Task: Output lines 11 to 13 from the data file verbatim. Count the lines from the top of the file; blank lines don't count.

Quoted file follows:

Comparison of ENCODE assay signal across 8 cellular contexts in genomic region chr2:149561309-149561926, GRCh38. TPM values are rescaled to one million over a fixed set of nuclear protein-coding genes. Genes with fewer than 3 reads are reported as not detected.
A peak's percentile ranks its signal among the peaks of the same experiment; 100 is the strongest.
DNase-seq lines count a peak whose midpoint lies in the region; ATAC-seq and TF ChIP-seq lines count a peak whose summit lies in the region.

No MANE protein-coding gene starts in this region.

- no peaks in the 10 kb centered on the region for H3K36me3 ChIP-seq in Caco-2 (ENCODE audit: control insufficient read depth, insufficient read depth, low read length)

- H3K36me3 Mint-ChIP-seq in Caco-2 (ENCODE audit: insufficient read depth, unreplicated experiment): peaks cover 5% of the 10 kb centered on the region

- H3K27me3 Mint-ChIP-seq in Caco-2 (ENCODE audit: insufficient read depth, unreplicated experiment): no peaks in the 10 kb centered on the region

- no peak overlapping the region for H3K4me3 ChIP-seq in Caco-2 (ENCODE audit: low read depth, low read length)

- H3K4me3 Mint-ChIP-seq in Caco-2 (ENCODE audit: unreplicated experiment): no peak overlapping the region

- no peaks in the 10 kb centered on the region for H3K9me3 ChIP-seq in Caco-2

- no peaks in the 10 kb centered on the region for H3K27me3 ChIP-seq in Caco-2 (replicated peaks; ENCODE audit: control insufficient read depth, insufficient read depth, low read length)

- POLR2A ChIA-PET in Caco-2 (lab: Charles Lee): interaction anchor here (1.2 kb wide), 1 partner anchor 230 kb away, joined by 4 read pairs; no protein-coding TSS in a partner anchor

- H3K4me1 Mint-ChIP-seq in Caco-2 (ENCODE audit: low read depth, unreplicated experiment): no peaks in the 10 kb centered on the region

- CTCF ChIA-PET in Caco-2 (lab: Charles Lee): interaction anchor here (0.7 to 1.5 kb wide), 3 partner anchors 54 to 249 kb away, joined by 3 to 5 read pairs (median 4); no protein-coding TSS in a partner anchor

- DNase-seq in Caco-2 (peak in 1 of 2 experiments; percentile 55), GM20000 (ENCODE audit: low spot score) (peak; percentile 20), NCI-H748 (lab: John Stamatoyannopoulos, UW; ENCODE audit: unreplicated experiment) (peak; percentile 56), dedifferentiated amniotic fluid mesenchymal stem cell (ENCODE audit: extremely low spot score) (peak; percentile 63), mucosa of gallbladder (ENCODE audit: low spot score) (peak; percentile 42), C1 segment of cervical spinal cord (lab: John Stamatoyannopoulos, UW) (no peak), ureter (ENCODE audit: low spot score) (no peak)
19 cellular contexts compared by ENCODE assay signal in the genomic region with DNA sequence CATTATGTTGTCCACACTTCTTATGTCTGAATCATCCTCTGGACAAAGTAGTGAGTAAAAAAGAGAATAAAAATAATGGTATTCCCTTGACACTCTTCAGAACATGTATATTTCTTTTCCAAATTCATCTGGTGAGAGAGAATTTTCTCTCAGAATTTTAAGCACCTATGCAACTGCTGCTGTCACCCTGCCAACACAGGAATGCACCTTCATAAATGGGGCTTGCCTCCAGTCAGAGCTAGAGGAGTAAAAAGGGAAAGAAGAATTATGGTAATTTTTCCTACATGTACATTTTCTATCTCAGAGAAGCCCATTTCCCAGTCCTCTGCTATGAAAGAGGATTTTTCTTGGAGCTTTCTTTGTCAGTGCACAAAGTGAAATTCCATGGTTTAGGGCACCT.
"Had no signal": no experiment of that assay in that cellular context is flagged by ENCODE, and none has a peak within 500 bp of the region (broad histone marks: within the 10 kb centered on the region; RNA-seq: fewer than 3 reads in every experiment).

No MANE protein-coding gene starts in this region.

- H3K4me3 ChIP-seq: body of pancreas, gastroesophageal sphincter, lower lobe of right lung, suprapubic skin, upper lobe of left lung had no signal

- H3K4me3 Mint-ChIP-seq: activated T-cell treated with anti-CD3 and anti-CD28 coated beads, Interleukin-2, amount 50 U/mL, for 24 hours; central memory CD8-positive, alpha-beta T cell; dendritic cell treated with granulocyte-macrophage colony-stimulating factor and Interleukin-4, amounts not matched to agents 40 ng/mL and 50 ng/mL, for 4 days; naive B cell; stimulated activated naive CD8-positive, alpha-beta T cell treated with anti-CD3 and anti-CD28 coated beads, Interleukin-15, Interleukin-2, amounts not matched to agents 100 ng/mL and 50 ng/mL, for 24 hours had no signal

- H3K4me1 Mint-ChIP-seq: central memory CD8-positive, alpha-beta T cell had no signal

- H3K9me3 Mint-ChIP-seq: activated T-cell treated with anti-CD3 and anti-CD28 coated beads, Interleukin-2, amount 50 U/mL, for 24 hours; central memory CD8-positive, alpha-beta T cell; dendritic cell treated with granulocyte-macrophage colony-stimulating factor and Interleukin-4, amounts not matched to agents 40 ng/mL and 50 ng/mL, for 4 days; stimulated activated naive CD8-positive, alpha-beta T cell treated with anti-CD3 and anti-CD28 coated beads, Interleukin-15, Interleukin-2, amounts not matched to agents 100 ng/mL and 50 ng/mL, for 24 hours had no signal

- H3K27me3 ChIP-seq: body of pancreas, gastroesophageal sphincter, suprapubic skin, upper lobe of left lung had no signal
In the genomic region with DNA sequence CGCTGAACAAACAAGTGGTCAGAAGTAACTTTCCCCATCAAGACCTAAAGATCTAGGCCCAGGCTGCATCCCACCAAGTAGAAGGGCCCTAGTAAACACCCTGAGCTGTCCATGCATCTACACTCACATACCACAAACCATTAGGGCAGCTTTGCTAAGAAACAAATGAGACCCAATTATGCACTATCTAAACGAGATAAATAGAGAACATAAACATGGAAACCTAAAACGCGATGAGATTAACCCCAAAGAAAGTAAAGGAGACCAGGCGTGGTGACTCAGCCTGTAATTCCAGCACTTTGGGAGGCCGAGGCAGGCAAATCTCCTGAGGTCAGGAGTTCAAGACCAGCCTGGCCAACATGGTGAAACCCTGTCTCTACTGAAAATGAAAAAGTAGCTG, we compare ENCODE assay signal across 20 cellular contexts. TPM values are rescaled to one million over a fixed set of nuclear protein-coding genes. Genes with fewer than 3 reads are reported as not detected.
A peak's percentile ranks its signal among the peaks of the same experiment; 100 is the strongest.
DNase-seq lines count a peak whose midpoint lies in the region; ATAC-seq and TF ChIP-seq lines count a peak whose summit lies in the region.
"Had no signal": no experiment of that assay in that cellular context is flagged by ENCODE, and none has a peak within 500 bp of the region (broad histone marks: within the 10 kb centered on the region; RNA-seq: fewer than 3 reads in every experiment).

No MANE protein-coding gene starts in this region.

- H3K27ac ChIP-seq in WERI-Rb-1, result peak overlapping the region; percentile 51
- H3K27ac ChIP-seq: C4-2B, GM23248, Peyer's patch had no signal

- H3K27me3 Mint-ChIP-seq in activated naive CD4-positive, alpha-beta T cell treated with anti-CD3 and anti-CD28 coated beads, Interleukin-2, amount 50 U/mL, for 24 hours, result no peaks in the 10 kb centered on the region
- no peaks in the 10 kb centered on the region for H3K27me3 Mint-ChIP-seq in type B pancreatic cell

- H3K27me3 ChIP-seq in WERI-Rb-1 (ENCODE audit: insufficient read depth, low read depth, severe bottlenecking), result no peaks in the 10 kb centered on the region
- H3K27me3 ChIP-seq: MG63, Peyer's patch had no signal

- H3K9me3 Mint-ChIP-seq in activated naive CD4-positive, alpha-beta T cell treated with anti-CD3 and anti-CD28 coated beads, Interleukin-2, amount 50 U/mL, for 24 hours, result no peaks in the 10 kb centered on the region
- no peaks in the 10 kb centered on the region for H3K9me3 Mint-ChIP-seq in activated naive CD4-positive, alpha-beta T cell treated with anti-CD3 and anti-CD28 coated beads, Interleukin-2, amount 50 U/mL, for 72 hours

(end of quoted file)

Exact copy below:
- no peaks in the 10 kb centered on the region for H3K27me3 ChIP-seq in Caco-2 (replicated peaks; ENCODE audit: control insufficient read depth, insufficient read depth, low read length)

- POLR2A ChIA-PET in Caco-2 (lab: Charles Lee): interaction anchor here (1.2 kb wide), 1 partner anchor 230 kb away, joined by 4 read pairs; no protein-coding TSS in a partner anchor

- H3K4me1 Mint-ChIP-seq in Caco-2 (ENCODE audit: low read depth, unreplicated experiment): no peaks in the 10 kb centered on the region